The Group of Eight leading powers turned their attention Saturday to stabilising Afghanistan and Pakistan in talks aimed at shoring up faltering efforts with some 30 regional players.
With two months to go before presidential elections, Afghanistan is battling a Taliban insurgency and has been flooded with massive waves of Pakistani refugees fleeing an army offensive in the Swat valley.
G8 foreign ministers said in a joint statement that they were "firmly committed" to supporting Afghanistan and Pakistan as "they confront grave security, humanitarian, counter-narcotics, terrorism and economic challenges."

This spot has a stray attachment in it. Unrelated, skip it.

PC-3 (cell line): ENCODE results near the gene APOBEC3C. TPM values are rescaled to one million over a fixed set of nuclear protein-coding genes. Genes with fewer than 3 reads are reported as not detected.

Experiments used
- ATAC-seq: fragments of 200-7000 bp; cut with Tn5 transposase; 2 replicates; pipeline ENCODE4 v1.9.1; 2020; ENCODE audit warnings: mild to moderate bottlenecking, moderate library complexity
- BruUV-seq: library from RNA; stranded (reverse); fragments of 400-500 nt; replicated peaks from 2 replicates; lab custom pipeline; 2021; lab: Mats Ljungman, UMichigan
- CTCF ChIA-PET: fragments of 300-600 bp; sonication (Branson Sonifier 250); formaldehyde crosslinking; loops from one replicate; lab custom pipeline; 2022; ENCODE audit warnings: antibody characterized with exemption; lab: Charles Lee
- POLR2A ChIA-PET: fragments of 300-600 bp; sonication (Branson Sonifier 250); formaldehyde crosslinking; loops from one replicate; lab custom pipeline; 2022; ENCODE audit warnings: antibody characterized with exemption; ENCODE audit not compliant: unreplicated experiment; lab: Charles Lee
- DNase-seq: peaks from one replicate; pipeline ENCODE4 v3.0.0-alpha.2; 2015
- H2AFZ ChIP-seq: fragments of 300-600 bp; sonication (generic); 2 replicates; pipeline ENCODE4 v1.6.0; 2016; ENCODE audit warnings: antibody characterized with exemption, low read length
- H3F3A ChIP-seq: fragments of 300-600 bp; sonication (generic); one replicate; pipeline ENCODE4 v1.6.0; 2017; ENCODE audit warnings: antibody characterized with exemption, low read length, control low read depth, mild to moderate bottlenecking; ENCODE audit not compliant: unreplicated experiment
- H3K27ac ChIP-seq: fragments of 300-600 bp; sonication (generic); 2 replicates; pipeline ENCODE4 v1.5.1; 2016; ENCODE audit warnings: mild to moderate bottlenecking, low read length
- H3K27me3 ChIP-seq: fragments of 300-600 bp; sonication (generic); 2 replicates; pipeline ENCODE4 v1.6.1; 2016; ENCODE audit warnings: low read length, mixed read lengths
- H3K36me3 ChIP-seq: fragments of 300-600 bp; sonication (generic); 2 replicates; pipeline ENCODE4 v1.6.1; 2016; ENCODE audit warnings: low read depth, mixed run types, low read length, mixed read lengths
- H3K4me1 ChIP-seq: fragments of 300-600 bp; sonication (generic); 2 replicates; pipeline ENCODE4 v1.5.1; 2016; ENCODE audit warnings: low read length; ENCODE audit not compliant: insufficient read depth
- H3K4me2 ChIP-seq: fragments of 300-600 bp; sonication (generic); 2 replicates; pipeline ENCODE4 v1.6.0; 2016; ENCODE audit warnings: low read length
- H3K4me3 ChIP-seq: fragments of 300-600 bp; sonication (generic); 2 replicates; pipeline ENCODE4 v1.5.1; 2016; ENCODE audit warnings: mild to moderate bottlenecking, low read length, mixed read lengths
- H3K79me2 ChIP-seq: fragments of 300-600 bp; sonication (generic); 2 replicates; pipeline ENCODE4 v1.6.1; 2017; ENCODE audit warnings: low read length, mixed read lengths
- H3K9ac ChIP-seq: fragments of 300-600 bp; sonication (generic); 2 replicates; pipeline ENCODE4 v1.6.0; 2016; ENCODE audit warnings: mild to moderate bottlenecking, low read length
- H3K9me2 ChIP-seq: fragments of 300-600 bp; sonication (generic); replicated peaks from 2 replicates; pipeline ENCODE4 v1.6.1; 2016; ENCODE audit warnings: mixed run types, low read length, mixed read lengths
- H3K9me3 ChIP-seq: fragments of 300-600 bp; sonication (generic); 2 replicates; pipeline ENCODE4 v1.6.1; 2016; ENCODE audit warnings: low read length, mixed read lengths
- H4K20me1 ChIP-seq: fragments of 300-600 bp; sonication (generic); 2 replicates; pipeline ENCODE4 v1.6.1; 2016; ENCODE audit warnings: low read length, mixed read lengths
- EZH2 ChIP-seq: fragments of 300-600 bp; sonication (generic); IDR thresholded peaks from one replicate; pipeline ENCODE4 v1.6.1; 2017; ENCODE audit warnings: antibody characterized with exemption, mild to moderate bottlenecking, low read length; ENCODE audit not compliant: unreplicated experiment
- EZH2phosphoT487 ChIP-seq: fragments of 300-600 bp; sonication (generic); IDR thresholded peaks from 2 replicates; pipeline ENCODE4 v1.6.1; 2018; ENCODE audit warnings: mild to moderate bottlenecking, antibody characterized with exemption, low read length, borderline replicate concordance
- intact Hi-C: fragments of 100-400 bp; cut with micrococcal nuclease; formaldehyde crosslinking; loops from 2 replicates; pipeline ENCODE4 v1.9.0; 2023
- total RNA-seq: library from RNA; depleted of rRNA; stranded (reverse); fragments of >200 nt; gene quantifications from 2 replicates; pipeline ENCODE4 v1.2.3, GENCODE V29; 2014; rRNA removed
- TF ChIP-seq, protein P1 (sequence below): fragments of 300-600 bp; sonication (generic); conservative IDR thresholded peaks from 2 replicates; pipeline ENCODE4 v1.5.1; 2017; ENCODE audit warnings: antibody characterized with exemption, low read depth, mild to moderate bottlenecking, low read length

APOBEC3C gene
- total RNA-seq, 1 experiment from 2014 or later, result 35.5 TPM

The foreign ministers of Afghanistan and Pakistan joined their counterparts from Central Asia, officials from aid organisations and the G8, but key player Iran decided to stay away amid turmoil at home over its contested election.
Talks focused on countering drug trafficking by strengthening border security in Afghanistan, which produces more than 90 per cent of the world's opium, most of it grown in the troubled southern Helmand province.
Most of the opium is converted into heroin inside the country before being trafficked mainly to Europe, the Middle East and Central Asia.
The US envoy for Afghanistan and Pakistan, Richard Holbrooke, who was taking part in the talks, said earlier this week that the United States was winding down efforts to destroy poppy crops.